Mexico is rich in resources such as oil, but has glaring deficiencies in infrastructure and public goods. And sometimes, as seen in this oil spill, even those resources are problematic. (JULIO CESAR AGUILAR / AFP/Getty Images)
This month Mexico signed substantial reforms into law.
“Mexico’s reform agenda is now complete. Eleven structural reforms were passed by Congress over the past 20 months. [These] reforms intertwine in a single goal: to increase Mexico’s productivity and competitiveness,” wrote President Enrique Peña Nieto in the August 20 August edition of the Financial Times.
In the aftermath of the crisis that started in 2009, Mexico has engaged in a massive program of meaningful economic and social reforms. Its economic performance in the past two years has been relatively good and the success of the trade agreements with its two North American partners is unquestionable.
So why did Mexico slip to 41st out of 60 countries in the 2014 IMD World Competitiveness Rankings, down from 32nd in 2013?
Although Mexico has taken a step in the right direction with its recent reforms, there are four tough challenges the country is going to face in its journey toward increased competitiveness:
Access to financing for Mexican corporations is limited and among the most expensive in the world due to inefficient banking regulation. This is caused by a lack of transparency in markets and high risk related to corruption and bureaucracy. The banking sector has been under-developed and under-protected throughout Mexico’s history. In addition, its banking sector is one of the smallest relative to GDP in the world.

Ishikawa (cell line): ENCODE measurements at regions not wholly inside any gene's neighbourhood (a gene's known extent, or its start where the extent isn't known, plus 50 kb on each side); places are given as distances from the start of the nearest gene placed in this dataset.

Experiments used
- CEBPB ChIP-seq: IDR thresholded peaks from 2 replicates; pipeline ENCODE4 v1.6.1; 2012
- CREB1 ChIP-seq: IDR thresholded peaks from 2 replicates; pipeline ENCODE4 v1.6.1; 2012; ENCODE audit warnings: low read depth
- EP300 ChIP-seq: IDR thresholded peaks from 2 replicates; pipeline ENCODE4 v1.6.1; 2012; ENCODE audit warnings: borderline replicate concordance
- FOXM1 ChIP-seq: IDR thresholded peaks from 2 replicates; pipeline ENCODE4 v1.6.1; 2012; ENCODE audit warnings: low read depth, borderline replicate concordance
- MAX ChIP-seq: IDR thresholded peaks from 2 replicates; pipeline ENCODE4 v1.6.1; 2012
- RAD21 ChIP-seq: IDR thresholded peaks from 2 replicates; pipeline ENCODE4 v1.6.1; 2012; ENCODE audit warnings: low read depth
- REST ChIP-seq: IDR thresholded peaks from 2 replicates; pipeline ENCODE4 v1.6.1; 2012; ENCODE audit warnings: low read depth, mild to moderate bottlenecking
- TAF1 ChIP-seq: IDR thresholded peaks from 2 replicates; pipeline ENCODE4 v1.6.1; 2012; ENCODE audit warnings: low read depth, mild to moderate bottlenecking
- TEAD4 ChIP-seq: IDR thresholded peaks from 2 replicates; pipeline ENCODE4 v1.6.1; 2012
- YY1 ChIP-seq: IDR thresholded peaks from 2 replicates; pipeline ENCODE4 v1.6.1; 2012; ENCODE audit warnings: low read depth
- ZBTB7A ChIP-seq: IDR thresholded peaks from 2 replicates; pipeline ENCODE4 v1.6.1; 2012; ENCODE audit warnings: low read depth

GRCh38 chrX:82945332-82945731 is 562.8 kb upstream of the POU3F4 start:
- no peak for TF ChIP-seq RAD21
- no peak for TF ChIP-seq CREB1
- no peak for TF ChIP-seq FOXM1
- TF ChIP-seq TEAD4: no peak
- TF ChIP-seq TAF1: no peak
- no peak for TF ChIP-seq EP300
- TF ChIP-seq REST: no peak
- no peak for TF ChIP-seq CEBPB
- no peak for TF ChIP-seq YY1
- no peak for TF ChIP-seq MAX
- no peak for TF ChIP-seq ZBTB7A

Mexico has insufficient telecommunications and energy infrastructure compared to the rest of the world.
This reflects state mismanagement and control being consolidated in a few hands.
The government has also been excessively cautious and unwilling to commit to full liberalization.
Tax evasion is rampant in the country, with the bulk of the tax evaders in the corporate and high-income sectors. Tax rules alone are not enough to combat evasion; countries that have successfully reformed their tax systems take a long time to succeed and only do so when the values of society and the tax culture of the population are aligned.
Total public expenditure on education as a percentage of GDP is quite low in Mexico; the pupil-teacher ratio in primary education is third-to-last in the IMD competitiveness rankings. Reforms to the education sector are the most important and will reap the most benefits.
All in all, Mexico is on the right path. President Nieto has boldly pushed through reforms that have the potential to tackle the main challenges facing banking, infrastructure, taxation and education. The only way Mexico will become truly competitive, however, is to get to work on the painful and long-term implementation of these reforms and hope the Mexican population is willing to suffer the pain needed to enjoy the gain.
Arturo Bris is professor of finance at IMD in Switzerland and directs the IMD World Competitiveness Center.